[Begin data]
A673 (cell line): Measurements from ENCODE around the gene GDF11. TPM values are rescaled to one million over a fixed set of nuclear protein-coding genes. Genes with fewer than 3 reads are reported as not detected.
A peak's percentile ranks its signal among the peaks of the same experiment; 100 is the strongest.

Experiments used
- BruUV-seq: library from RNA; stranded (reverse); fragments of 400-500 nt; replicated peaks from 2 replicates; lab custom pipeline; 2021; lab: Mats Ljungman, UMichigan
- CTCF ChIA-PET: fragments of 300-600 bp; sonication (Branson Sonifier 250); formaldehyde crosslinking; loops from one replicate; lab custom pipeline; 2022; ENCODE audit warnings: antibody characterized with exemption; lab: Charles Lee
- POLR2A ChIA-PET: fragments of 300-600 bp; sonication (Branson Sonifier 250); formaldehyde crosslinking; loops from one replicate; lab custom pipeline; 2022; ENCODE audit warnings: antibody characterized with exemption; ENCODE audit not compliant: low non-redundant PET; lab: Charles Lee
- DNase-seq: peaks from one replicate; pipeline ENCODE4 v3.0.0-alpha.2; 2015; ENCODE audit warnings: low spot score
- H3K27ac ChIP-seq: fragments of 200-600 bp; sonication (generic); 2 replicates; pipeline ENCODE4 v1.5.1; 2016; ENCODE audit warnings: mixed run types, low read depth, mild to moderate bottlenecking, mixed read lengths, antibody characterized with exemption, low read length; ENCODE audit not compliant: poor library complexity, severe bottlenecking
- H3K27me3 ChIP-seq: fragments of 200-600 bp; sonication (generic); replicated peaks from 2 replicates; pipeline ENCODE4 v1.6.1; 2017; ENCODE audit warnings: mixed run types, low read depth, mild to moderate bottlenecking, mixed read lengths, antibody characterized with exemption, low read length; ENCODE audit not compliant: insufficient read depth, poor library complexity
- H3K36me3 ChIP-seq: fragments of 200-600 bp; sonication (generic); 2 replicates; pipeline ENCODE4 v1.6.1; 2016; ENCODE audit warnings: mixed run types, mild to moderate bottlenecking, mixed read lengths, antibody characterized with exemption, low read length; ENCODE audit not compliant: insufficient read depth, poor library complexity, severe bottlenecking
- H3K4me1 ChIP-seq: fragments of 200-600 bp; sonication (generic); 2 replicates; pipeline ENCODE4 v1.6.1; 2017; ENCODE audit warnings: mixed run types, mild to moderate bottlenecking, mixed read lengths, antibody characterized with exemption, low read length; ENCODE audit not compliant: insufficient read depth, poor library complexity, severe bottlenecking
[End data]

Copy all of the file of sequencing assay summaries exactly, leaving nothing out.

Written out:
A673 (cell line): Measurements from ENCODE around the gene GDF11. TPM values are rescaled to one million over a fixed set of nuclear protein-coding genes. Genes with fewer than 3 reads are reported as not detected.
A peak's percentile ranks its signal among the peaks of the same experiment; 100 is the strongest.

Experiments used
- BruUV-seq: library from RNA; stranded (reverse); fragments of 400-500 nt; replicated peaks from 2 replicates; lab custom pipeline; 2021; lab: Mats Ljungman, UMichigan
- CTCF ChIA-PET: fragments of 300-600 bp; sonication (Branson Sonifier 250); formaldehyde crosslinking; loops from one replicate; lab custom pipeline; 2022; ENCODE audit warnings: antibody characterized with exemption; lab: Charles Lee
- POLR2A ChIA-PET: fragments of 300-600 bp; sonication (Branson Sonifier 250); formaldehyde crosslinking; loops from one replicate; lab custom pipeline; 2022; ENCODE audit warnings: antibody characterized with exemption; ENCODE audit not compliant: low non-redundant PET; lab: Charles Lee
- DNase-seq: peaks from one replicate; pipeline ENCODE4 v3.0.0-alpha.2; 2015; ENCODE audit warnings: low spot score
- H3K27ac ChIP-seq: fragments of 200-600 bp; sonication (generic); 2 replicates; pipeline ENCODE4 v1.5.1; 2016; ENCODE audit warnings: mixed run types, low read depth, mild to moderate bottlenecking, mixed read lengths, antibody characterized with exemption, low read length; ENCODE audit not compliant: poor library complexity, severe bottlenecking
- H3K27me3 ChIP-seq: fragments of 200-600 bp; sonication (generic); replicated peaks from 2 replicates; pipeline ENCODE4 v1.6.1; 2017; ENCODE audit warnings: mixed run types, low read depth, mild to moderate bottlenecking, mixed read lengths, antibody characterized with exemption, low read length; ENCODE audit not compliant: insufficient read depth, poor library complexity
- H3K36me3 ChIP-seq: fragments of 200-600 bp; sonication (generic); 2 replicates; pipeline ENCODE4 v1.6.1; 2016; ENCODE audit warnings: mixed run types, mild to moderate bottlenecking, mixed read lengths, antibody characterized with exemption, low read length; ENCODE audit not compliant: insufficient read depth, poor library complexity, severe bottlenecking
- H3K4me1 ChIP-seq: fragments of 200-600 bp; sonication (generic); 2 replicates; pipeline ENCODE4 v1.6.1; 2017; ENCODE audit warnings: mixed run types, mild to moderate bottlenecking, mixed read lengths, antibody characterized with exemption, low read length; ENCODE audit not compliant: insufficient read depth, poor library complexity, severe bottlenecking